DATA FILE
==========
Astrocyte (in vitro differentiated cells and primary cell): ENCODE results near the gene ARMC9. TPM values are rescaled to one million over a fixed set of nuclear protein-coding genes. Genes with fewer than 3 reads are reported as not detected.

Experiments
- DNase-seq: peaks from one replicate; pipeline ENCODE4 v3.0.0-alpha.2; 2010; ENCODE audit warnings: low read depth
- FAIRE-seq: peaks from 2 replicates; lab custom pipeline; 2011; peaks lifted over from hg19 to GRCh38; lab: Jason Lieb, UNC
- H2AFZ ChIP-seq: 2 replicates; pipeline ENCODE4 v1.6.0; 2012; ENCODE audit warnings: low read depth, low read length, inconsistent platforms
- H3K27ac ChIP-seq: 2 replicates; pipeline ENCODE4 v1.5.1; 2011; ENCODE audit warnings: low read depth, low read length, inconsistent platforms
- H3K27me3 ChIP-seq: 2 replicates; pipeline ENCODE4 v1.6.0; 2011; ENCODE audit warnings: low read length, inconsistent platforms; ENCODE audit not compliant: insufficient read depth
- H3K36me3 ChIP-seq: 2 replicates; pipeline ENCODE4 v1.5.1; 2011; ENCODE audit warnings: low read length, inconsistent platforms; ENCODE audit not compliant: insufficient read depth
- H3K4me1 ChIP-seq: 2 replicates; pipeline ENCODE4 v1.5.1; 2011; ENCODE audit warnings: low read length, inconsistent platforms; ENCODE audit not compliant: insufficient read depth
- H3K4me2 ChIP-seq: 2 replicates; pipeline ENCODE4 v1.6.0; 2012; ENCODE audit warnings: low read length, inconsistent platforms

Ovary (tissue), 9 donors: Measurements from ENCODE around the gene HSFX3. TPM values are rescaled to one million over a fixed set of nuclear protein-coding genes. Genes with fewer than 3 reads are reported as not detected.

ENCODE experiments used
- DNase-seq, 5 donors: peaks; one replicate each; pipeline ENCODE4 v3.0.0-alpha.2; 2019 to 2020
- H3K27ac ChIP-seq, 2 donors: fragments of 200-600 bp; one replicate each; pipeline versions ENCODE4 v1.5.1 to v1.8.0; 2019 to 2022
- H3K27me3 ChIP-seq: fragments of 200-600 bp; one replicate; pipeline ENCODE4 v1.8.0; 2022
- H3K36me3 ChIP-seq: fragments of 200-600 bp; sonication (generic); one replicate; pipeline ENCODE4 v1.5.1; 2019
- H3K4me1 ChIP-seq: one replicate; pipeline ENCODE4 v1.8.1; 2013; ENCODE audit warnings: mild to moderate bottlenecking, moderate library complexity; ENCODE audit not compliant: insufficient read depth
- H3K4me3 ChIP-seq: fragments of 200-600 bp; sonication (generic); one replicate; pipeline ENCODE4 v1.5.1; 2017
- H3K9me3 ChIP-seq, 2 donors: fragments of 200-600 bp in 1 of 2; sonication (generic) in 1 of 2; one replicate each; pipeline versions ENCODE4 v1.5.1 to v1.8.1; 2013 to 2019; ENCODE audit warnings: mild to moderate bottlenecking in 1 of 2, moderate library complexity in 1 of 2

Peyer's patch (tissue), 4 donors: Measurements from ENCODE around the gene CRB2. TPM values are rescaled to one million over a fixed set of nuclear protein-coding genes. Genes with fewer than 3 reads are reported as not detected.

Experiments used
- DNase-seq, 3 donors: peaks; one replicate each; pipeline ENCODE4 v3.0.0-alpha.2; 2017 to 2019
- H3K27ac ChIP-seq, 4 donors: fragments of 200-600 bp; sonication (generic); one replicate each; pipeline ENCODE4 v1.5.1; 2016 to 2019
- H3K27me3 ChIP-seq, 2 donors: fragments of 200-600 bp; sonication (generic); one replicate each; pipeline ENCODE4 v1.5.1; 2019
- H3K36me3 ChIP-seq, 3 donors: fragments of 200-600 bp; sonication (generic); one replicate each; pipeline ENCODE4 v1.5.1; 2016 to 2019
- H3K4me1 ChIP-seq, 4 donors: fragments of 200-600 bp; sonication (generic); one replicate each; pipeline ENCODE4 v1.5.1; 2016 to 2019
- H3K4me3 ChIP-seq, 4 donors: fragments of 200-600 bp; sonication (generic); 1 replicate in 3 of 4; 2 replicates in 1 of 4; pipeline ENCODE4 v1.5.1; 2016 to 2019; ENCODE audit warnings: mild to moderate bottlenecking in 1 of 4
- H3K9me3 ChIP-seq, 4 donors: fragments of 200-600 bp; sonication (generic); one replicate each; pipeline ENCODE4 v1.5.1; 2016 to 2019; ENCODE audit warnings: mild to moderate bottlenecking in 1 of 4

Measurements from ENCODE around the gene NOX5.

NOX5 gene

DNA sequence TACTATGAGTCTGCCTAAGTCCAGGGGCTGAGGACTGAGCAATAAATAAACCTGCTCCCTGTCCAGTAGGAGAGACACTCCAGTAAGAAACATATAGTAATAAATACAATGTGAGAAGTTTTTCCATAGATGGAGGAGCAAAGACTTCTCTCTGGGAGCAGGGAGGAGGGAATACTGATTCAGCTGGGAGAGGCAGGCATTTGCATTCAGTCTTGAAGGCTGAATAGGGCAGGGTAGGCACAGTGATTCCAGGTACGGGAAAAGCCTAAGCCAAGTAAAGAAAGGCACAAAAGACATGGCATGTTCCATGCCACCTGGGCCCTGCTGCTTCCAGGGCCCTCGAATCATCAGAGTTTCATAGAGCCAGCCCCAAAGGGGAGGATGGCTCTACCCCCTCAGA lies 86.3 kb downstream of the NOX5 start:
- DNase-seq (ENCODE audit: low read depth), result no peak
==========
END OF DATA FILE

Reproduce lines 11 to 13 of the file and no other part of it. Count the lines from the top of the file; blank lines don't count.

Ovary (tissue), 9 donors: Measurements from ENCODE around the gene HSFX3. TPM values are rescaled to one million over a fixed set of nuclear protein-coding genes. Genes with fewer than 3 reads are reported as not detected.

ENCODE experiments used
- DNase-seq, 5 donors: peaks; one replicate each; pipeline ENCODE4 v3.0.0-alpha.2; 2019 to 2020